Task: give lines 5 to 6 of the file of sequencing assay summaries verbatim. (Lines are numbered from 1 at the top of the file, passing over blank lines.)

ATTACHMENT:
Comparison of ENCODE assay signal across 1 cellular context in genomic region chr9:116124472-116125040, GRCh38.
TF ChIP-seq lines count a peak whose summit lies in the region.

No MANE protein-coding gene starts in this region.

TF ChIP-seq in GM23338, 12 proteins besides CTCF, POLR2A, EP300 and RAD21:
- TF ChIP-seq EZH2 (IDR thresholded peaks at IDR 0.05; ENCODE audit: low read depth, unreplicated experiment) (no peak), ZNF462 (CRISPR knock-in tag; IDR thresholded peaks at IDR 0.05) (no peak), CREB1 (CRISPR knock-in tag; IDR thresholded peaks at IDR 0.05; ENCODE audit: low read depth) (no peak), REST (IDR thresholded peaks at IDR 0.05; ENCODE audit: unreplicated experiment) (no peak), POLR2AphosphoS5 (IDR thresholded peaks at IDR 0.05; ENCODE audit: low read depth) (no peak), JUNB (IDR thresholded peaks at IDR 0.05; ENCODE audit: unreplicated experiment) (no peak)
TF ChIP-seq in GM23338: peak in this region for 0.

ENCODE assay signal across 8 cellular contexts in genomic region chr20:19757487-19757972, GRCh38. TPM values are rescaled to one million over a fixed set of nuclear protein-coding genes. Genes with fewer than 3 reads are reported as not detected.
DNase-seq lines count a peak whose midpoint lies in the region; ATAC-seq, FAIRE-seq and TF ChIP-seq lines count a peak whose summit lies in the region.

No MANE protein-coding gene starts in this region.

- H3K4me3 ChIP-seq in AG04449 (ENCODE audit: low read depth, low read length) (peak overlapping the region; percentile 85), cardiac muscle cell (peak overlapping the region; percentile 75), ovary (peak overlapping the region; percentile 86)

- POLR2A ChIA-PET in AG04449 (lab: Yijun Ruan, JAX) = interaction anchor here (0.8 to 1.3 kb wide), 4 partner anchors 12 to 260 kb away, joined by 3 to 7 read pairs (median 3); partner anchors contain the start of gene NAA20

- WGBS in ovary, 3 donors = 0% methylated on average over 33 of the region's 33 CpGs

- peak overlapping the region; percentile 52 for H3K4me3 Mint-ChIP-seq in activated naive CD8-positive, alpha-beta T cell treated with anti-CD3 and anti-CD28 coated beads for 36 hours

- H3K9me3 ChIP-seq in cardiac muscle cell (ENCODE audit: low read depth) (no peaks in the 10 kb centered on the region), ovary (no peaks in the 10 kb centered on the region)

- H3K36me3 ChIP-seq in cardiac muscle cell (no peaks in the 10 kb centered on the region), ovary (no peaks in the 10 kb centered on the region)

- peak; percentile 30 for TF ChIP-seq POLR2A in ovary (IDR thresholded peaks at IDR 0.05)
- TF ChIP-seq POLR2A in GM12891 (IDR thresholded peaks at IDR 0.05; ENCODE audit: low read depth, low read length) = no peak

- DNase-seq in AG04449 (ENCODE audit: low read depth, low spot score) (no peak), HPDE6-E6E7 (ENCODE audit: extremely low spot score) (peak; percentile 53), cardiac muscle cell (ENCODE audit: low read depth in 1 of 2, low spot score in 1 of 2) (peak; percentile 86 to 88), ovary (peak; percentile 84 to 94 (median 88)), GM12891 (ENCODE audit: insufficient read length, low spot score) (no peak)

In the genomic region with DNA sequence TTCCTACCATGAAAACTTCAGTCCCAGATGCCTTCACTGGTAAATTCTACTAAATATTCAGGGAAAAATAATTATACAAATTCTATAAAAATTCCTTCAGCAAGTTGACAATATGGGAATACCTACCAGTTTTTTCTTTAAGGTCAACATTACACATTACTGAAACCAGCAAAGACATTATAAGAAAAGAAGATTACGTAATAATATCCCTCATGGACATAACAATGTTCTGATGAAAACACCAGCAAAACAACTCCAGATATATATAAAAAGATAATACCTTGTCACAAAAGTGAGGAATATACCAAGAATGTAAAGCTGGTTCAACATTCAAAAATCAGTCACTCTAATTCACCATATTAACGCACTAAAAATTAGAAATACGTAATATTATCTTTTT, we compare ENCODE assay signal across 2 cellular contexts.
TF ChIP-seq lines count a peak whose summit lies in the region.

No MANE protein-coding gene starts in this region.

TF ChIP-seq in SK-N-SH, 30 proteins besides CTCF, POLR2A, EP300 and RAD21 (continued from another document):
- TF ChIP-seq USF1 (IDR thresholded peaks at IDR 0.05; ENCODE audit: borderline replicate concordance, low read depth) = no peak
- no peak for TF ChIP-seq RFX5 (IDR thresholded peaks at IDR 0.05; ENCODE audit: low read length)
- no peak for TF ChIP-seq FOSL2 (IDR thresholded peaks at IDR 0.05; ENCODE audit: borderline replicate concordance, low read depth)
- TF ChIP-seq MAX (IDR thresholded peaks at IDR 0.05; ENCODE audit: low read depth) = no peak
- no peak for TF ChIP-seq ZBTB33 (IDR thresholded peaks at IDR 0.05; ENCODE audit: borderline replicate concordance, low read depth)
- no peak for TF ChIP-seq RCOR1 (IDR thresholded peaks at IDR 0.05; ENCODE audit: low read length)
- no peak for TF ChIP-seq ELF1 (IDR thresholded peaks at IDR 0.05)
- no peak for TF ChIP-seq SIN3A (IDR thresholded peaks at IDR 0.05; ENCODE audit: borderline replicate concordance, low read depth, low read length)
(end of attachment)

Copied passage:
- TF ChIP-seq EZH2 (IDR thresholded peaks at IDR 0.05; ENCODE audit: low read depth, unreplicated experiment) (no peak), ZNF462 (CRISPR knock-in tag; IDR thresholded peaks at IDR 0.05) (no peak), CREB1 (CRISPR knock-in tag; IDR thresholded peaks at IDR 0.05; ENCODE audit: low read depth) (no peak), REST (IDR thresholded peaks at IDR 0.05; ENCODE audit: unreplicated experiment) (no peak), POLR2AphosphoS5 (IDR thresholded peaks at IDR 0.05; ENCODE audit: low read depth) (no peak), JUNB (IDR thresholded peaks at IDR 0.05; ENCODE audit: unreplicated experiment) (no peak)
TF ChIP-seq in GM23338: peak in this region for 0.